Emerson: philosophy of the street
September 1, 2015 § Leave a comment
Emerson’s “American Scholar” has long been thought as calling for a break with England and English literature–the symbolic beginnings of an American literature. Oliver Wendell Holmes, a contemporary of Emerson, referred to it famously as America’s “intellectual declaration of independence.” That received viewed tends to emphasize that Emerson’s argument is with English writers. I would argue, in fact, that his concern is with American schools and habits of learning that have (already by 1837) become institutionalized and deadened. For me, this is an argument about American education.
I hear echoes of this argument in Gerald Graff’s notion of “Hidden Intellectualism”: that there is a ‘vernacular’ or ‘street smarts’ that students have and that can be transformed by schools into ways of understanding academic writing and thinking–specifically, how we argue. Emerson gets into this sense of the vernacular at the end of the address–referring to the low, the familiar, the common. All of that, I suspect, is language that would have interested some of the graduating students (Thoreau, in fact, was one of them, though he most likely wasn’t in the audience–had already left) and ruffled the collars of some of the professors in the audience. I recently wrote a piece exploring some of Emerson’s interest in education (including a lecture he gives at a new, progressive school the month before he gave “American Scholar” at Harvard), Education after an Earthquake; if interested in this line of inquiry (Emerson’s vision of education and learning), we can talk more about a possible final project in this area later in the semester.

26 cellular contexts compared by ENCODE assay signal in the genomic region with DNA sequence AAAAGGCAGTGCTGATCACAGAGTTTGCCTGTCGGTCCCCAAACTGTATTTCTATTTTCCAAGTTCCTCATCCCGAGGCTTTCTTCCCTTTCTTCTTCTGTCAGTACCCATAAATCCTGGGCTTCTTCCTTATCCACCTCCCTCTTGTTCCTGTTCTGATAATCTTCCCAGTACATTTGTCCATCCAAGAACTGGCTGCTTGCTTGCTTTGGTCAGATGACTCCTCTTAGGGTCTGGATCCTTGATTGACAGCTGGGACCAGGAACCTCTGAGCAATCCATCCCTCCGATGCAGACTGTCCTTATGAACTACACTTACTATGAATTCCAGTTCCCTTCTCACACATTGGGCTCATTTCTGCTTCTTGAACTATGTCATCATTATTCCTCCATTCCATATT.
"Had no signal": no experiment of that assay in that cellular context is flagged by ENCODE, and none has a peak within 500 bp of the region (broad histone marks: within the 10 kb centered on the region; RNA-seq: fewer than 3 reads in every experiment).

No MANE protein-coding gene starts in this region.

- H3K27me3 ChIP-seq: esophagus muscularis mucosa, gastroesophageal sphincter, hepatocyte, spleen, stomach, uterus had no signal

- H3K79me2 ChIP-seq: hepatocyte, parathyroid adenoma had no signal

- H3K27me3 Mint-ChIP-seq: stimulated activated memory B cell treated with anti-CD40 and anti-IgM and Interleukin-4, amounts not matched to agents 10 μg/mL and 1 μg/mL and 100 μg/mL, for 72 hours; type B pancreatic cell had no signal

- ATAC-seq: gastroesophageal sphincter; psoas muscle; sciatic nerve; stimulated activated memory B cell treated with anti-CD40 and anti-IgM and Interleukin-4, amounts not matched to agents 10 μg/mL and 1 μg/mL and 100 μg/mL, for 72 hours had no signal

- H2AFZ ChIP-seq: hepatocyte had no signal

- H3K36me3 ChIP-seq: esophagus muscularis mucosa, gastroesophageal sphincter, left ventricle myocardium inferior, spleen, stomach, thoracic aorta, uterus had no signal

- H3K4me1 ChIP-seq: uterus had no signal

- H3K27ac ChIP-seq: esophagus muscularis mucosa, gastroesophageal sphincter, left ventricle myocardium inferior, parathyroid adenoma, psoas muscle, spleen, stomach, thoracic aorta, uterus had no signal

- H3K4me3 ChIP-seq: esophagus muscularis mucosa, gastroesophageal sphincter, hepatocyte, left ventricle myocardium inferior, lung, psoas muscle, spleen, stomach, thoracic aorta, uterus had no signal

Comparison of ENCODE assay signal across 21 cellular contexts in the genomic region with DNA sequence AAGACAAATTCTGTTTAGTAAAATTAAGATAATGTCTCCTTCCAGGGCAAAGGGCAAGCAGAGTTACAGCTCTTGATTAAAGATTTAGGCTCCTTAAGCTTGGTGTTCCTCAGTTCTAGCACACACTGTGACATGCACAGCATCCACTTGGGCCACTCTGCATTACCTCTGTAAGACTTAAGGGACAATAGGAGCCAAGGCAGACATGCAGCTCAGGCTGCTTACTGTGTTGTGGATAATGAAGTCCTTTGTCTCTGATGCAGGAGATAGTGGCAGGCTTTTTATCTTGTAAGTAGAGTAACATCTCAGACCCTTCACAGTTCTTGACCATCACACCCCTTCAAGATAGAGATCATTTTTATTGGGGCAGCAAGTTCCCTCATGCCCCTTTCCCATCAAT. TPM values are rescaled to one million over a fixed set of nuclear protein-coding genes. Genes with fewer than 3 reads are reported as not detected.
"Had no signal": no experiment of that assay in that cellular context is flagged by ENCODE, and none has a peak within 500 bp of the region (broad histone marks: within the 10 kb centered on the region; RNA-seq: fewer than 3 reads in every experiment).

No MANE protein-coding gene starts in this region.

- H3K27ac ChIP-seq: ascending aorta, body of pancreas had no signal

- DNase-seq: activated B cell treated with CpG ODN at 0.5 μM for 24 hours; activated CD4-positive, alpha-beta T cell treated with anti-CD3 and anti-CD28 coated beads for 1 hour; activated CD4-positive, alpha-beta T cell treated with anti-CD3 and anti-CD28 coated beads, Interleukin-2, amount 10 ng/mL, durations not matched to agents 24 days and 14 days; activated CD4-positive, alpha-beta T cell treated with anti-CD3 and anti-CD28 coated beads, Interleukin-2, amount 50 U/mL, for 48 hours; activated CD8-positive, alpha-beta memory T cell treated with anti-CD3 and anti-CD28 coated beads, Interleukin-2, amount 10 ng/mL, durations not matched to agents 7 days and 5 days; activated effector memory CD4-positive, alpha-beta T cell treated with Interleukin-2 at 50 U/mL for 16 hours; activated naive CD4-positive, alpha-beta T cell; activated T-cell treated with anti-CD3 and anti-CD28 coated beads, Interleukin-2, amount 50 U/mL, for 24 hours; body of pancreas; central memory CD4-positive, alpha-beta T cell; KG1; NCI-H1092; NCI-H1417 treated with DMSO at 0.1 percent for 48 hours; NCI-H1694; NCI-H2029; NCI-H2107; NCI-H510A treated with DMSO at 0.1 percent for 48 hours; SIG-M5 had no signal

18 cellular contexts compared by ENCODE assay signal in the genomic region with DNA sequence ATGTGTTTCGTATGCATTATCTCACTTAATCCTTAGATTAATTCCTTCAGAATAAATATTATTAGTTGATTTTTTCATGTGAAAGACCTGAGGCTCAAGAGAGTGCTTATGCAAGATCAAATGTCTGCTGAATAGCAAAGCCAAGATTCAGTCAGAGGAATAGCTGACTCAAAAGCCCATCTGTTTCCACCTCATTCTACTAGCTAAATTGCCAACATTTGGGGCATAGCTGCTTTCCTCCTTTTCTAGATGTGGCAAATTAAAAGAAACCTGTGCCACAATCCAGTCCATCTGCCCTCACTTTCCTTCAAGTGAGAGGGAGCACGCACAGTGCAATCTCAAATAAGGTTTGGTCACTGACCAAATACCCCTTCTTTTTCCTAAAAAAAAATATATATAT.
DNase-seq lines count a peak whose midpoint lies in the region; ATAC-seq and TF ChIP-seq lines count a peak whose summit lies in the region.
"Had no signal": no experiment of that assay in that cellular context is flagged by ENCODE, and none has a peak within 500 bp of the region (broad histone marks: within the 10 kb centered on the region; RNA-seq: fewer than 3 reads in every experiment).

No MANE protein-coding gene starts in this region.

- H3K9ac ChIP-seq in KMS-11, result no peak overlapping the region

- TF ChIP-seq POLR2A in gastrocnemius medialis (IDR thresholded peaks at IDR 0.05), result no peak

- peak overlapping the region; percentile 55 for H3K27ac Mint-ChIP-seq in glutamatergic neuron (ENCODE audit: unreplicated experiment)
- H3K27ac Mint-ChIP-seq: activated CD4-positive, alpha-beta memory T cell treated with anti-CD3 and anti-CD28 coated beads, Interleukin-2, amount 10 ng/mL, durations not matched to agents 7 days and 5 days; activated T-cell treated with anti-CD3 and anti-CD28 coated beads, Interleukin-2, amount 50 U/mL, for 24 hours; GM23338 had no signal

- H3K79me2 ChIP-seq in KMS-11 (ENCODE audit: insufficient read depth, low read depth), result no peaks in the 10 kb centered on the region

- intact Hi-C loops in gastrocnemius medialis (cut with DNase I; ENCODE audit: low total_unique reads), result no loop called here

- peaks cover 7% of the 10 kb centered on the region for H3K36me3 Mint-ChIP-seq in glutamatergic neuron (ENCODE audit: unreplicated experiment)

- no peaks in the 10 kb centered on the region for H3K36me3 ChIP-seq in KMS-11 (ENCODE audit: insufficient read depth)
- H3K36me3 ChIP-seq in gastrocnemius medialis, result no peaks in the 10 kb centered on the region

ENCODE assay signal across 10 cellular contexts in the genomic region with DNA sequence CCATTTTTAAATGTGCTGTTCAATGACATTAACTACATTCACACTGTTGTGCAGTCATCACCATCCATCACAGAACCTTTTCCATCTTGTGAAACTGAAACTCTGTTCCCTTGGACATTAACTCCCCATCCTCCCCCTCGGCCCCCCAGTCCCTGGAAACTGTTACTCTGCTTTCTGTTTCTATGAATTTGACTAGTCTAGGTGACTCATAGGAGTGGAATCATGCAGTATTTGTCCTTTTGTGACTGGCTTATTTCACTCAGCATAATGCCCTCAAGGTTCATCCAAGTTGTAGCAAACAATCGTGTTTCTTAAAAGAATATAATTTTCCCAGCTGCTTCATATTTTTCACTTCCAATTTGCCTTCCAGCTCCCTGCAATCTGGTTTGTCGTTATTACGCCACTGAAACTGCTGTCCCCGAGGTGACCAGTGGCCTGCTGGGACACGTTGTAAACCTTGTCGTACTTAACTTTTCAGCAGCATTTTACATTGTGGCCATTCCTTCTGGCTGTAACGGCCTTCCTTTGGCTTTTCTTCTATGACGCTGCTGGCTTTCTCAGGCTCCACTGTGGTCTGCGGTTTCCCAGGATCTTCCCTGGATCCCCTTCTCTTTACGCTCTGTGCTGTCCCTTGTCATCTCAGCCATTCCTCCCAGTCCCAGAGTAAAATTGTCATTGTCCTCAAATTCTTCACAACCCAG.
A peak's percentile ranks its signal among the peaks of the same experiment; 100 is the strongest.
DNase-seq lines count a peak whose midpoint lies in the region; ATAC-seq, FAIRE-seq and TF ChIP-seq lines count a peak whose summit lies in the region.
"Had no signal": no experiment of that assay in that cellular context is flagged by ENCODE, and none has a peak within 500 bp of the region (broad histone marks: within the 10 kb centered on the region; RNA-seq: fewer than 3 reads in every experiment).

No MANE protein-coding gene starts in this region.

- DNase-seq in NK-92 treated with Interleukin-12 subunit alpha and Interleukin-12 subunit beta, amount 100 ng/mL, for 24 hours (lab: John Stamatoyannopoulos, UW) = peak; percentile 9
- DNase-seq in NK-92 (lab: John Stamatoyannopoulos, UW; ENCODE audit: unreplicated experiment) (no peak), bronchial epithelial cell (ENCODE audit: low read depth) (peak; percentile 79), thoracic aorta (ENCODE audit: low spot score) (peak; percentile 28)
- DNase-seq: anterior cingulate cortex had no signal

What about the view of the self/individual in Emerson’s vision of schooling? An article in the Chronicle of Higher Education considers the issue of academic scholarship and autobiographical perspectives. A recent book by Cynthia Franklin, Academic Lives, explores some contemporary examples of academic criticism written from a personal perspective; and also considers how such autobiographical perspectives have traditionally been shunned in the academy.
Emerson isn’t cited. But the author could have cited him, and easily. In fact, I think the reclamation of ‘scholar’ that Emerson is already after in the 1830s (and still at issue today) is to rethink the scholar as “first person.” Think of the passage from “Divinity School,” that comes out of the journal from the summer of 1837, and shows up in his “Greene Street School Address.” The preacher (wonderfully named Frost) he hears and calls a cold ‘formalist,’ he gives his audience no sense that he has actually lived–is less real than the snow storm outside. In the terms of “American Scholar,” this is not the way to “learn grammar,” the dictionary that is not related to life and the near and familiar.
I wonder about your own experience with autobiographical criticism and with hidden intellectualism. In what ways have the academic and the vernacular come together? Have you been taught to keep them separate: never to use “I”? Do you think Emerson is on to something, here? Does schooling, or rather, learning, need to give more thought to the “philosophy of the street”?